|The first excerpt represents the past or something you must release, and is drawn from Hamlet by William Shakespeare:
Enter King, and Polonius.
King. Loue? His affections do not that way tend,
Nor what he spake, though it lack'd Forme a little,
Was not like Madnesse. There's something in his soule?
O're which his Melancholly sits on brood,
And I do doubt the hatch, and the disclose
Will be some danger, which to preuent
I haue in quicke determination
Thus set it downe. He shall with speed to England
For the demand of our neglected Tribute:
Haply the Seas and Countries different
|The second excerpt represents the present or the deciding factor of the moment, and is drawn from Euthydemus by Plato:
Nothing else, he said.
And surely, in the manufacture of vessels, knowledge is that which gives
the right way of making them?
And in the use of the goods of which we spoke at first--wealth and health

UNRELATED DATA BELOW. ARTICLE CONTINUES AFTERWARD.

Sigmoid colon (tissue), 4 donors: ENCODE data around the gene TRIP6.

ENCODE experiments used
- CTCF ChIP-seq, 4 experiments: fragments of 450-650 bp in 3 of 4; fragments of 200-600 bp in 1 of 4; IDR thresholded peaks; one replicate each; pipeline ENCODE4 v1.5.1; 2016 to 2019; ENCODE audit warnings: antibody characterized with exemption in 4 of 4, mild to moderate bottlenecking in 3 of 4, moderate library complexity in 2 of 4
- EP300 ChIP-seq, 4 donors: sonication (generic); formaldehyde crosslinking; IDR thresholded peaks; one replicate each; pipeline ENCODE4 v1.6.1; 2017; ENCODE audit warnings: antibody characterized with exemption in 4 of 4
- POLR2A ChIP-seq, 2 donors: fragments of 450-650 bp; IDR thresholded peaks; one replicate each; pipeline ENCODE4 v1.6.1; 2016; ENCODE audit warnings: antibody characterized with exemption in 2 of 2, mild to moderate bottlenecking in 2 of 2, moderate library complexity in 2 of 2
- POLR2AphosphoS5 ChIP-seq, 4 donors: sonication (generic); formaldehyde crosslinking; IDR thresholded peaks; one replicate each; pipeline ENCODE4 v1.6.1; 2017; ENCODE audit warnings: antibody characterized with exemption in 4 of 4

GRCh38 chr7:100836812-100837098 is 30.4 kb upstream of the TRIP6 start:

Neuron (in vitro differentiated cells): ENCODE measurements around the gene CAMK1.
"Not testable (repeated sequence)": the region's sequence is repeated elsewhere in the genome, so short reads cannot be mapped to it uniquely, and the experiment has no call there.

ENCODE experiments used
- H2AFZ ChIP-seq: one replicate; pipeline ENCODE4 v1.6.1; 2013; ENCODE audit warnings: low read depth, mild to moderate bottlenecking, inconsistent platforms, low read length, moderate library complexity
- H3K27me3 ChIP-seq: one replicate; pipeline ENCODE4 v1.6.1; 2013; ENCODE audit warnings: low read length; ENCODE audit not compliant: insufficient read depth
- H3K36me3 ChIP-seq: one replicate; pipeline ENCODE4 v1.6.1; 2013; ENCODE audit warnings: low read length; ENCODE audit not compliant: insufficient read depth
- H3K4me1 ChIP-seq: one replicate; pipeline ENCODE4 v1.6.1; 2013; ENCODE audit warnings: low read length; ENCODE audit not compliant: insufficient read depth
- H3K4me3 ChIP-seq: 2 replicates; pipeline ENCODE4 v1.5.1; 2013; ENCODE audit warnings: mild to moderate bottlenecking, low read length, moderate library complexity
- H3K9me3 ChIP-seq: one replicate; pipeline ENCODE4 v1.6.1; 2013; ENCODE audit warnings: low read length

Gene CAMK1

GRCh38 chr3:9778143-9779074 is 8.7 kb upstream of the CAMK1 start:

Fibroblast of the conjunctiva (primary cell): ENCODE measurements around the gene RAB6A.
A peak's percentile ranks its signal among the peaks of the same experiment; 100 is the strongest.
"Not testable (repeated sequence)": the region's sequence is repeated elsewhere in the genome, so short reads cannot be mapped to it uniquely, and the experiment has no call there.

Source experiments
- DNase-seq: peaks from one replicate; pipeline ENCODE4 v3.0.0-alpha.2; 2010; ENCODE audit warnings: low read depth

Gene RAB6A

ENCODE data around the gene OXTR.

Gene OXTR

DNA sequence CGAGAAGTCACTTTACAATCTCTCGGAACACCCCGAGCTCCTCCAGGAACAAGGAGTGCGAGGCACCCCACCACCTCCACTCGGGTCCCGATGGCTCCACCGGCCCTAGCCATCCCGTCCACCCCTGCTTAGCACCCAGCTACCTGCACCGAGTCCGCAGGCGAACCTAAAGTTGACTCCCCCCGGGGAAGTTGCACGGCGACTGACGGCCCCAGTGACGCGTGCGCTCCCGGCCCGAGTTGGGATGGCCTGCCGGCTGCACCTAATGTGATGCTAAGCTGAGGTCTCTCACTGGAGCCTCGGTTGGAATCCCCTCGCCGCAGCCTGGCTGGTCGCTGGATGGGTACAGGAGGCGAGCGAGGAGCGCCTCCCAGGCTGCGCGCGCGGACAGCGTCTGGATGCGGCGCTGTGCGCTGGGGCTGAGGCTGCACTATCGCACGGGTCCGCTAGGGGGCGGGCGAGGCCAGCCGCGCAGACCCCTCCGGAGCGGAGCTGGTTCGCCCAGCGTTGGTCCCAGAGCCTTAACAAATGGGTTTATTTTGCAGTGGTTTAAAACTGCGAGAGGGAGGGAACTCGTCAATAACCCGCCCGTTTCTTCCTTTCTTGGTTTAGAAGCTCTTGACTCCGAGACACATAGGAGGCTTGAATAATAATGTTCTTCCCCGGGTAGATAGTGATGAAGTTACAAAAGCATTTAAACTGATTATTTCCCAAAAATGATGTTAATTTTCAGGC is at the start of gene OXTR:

and beauty, is not knowledge that which directs us to the right use of
them, and regulates our practice about them?
Then in every possession and every use of a thing, knowledge is that which
gives a man not only good-fortune but success?
He again assented.
|The third excerpt represents the future or something you must embrace, and is drawn from Historical Lecturers and Essays by Charles Kingsley:
and shot, it will fire itself off some day if we only leave it alone
It may be so. But our usual experience of Nature and Fact is, that
spontaneous combustion is a rare and exceptional phenomenon; that if
a cannon is to be fired, someone must arise and pull the trigger.
And I believe that in Society and Politics, when a great event is
ready to be done, someone must come and do it--do it, perhaps, half
unwittingly, by some single rash act--like that first fatal shot
fired by an electric spark.
But to return to Cyrus and his Persians.
I know not whether the "Cyropaedia" is much read in your schools and